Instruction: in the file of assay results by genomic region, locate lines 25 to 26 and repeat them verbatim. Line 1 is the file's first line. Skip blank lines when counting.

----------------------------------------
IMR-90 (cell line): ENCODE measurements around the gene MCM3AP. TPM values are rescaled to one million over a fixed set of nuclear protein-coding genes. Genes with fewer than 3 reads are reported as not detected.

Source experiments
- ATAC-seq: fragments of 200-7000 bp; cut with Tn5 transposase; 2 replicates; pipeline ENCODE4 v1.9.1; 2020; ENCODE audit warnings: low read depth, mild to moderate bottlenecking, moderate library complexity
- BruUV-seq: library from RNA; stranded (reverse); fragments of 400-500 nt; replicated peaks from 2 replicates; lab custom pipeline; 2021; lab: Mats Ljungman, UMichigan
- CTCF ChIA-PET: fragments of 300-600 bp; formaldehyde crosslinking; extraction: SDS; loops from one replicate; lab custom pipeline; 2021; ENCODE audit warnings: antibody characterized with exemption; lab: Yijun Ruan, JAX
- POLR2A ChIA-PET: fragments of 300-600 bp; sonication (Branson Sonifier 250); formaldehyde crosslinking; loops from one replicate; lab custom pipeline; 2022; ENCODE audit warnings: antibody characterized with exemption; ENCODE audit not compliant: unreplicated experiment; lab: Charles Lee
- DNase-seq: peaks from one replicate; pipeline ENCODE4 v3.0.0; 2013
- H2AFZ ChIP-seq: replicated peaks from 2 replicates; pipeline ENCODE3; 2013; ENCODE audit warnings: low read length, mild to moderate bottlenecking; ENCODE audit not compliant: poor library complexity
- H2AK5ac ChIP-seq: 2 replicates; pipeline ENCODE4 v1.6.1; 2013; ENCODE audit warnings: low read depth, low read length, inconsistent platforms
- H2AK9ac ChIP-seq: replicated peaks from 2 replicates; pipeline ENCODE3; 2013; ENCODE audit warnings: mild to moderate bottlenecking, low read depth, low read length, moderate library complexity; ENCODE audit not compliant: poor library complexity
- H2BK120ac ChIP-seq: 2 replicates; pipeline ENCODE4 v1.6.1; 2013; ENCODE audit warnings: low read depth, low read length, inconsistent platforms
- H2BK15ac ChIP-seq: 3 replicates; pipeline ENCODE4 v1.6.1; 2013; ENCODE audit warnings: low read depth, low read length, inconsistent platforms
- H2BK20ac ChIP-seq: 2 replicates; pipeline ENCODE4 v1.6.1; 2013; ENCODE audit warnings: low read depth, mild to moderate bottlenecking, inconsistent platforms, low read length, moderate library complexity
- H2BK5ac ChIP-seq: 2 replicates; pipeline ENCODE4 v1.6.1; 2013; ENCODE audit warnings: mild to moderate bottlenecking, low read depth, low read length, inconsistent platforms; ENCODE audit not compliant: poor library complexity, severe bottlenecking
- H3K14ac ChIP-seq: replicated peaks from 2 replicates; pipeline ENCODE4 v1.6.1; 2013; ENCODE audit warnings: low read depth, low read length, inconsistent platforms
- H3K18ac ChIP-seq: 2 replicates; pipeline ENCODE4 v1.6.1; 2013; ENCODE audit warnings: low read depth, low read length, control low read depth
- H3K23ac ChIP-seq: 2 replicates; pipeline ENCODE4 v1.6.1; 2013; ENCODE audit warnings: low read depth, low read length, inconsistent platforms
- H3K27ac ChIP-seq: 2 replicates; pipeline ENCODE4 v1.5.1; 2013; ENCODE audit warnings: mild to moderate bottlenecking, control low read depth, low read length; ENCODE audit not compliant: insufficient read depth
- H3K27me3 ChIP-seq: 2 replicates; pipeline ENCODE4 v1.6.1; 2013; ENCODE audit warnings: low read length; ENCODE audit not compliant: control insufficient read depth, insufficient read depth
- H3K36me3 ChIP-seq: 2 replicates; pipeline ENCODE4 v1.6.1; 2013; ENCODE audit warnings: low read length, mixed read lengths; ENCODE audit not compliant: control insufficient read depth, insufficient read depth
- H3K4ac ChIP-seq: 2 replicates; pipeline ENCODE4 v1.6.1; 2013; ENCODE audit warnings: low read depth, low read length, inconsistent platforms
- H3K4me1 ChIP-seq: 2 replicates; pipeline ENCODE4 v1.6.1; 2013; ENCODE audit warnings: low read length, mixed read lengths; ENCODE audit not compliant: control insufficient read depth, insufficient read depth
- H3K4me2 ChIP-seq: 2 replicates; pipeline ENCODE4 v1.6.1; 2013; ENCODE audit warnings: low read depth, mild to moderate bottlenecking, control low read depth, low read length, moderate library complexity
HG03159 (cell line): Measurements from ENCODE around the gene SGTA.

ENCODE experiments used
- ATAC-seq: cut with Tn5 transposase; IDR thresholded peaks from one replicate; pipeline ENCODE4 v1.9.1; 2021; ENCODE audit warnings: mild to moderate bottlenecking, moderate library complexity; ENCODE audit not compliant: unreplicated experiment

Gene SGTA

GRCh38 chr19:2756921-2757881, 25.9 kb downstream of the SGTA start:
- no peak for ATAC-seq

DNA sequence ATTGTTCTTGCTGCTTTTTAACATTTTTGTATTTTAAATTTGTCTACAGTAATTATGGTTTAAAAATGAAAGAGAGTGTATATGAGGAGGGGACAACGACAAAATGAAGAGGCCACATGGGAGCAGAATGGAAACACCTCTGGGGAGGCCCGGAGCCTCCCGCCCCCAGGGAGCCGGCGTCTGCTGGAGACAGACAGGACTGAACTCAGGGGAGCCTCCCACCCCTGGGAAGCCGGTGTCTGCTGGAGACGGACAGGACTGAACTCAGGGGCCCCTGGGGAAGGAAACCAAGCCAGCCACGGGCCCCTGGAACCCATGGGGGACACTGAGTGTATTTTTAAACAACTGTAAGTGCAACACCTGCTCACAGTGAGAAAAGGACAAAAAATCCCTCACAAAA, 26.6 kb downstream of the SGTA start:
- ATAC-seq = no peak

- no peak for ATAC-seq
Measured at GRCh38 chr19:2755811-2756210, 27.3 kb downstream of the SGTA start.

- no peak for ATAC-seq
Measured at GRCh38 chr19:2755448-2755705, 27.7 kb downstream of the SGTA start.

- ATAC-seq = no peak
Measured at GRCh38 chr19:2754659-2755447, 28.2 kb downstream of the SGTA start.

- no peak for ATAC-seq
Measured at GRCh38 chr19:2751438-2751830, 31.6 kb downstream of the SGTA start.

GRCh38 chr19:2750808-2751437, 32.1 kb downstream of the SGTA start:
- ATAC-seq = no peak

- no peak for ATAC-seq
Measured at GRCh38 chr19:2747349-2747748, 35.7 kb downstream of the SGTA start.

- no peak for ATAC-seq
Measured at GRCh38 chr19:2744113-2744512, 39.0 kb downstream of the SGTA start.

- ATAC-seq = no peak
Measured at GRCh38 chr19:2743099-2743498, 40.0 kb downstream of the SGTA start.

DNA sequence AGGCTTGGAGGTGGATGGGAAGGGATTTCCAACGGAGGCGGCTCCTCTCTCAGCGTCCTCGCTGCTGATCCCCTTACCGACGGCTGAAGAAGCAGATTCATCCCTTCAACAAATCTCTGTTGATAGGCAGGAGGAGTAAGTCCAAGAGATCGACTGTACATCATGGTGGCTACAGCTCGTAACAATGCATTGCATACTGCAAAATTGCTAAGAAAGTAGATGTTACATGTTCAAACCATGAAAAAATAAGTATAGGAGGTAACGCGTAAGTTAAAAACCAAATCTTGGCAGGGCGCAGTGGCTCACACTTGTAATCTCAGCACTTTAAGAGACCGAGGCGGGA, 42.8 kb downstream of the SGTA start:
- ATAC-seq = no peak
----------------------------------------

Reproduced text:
ENCODE experiments used
- ATAC-seq: cut with Tn5 transposase; IDR thresholded peaks from one replicate; pipeline ENCODE4 v1.9.1; 2021; ENCODE audit warnings: mild to moderate bottlenecking, moderate library complexity; ENCODE audit not compliant: unreplicated experiment